The trick is to spiral the long lemon peel around the drink and hold one end of it draped over the edge while you are adding ice. This will allow the lemon peel to get wedged into a more permanent place when ice is added. While adding the ingredients of the drink, I make sure to that the one end is still pulled over the edge. 

With those two tricks, you should be able to place your Horse’s Neck with no problem.

Brandy and Ginger Ale in This Drink

Of course, the quality of ingredients you use for this drink are going to make a difference in the final taste. That said, ginger ale is typically full of sugar and is a soda. I would reserve any top-shelf brandy for sipping and use your mid-tier brandy for a drink like this.

We keep a big bottle of E&J around for any daily brandy usage. I think that is completely an appropriate brand for a cocktail like this, however, maybe you have a brandy you like better. If you have a local distiller that serves a great brandy, use that!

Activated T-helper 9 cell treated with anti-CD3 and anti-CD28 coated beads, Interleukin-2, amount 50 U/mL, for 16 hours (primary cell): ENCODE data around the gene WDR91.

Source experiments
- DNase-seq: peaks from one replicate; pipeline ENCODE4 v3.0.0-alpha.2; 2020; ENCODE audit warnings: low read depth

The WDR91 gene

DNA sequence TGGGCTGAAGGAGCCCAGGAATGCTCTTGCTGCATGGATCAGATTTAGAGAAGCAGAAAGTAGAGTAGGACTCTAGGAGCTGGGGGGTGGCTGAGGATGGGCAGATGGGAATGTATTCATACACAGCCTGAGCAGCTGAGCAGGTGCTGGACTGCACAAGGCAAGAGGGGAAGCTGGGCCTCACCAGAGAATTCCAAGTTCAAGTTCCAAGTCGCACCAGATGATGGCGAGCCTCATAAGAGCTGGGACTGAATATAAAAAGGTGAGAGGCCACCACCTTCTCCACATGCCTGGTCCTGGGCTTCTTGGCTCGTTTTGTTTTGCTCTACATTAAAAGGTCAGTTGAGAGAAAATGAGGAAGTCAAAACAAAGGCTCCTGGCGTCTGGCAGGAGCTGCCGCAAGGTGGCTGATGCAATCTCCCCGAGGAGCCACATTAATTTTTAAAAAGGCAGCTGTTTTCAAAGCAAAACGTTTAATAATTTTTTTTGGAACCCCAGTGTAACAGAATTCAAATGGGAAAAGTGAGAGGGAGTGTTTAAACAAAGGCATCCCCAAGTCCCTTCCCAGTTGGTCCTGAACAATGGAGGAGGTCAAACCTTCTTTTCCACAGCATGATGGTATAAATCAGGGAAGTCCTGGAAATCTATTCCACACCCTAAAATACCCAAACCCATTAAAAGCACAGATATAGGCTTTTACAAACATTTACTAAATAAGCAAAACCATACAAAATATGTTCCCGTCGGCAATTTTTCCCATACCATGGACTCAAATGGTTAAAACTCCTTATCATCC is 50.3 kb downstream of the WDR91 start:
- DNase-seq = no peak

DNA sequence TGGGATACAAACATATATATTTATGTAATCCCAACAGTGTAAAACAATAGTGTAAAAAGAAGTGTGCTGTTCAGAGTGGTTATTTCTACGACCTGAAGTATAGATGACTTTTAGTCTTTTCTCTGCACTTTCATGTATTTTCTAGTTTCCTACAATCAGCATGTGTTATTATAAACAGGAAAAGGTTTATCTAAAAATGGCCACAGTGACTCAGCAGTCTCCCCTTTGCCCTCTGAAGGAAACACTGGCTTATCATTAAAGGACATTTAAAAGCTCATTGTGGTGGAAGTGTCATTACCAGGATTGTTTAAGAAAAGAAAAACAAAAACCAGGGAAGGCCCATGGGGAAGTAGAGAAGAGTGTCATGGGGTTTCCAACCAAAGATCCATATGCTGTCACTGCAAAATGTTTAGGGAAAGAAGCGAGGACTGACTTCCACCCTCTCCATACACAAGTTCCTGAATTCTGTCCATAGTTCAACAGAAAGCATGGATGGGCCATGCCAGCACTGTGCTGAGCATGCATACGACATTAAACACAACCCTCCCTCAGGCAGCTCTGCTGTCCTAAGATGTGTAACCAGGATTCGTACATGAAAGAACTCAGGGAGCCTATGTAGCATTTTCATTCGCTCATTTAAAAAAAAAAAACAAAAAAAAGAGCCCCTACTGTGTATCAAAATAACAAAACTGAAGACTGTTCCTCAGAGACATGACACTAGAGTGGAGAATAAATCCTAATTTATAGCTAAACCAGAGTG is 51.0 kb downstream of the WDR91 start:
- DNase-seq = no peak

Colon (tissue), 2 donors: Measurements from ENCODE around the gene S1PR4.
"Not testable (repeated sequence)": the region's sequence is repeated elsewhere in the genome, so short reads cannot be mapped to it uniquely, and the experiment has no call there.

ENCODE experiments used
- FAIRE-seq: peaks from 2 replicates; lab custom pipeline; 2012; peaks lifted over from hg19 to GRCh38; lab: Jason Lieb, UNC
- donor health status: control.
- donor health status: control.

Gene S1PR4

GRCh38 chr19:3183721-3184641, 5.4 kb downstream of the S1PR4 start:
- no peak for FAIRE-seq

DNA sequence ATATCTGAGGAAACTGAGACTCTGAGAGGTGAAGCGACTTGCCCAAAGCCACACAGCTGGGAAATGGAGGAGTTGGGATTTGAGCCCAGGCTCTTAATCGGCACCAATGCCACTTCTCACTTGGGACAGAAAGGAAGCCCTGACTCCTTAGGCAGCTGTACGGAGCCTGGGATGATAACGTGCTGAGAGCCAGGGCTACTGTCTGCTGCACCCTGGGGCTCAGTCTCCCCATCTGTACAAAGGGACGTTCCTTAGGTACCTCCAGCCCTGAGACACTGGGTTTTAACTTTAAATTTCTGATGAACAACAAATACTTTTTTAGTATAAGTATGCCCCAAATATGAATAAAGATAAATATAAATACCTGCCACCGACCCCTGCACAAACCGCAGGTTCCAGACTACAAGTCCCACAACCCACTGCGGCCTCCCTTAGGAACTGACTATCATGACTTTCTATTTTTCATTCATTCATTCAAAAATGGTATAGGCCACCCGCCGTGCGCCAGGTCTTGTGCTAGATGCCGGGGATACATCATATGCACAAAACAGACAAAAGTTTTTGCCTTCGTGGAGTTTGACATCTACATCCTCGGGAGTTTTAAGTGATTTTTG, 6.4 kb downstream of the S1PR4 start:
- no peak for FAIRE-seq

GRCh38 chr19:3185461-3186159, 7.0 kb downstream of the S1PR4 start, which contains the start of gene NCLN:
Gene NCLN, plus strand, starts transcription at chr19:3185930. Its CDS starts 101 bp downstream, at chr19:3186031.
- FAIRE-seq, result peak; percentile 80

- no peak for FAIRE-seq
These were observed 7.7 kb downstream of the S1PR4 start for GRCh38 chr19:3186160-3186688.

Horse’s Neck and Ginger Ale

We like ginger in our house, so we typically have a Ginger Ale or Ginger Beer around. We previously wrote about the Moscow Mule and even wrote about the difference between Ginger Ale and Ginger Beer. Use what you have. Some ginger ale is better than others, so I would recommend using a local maker if you have any, but Schwepp’s or Canada Dry are perfectly good ginger ales.

Horse’s Neck History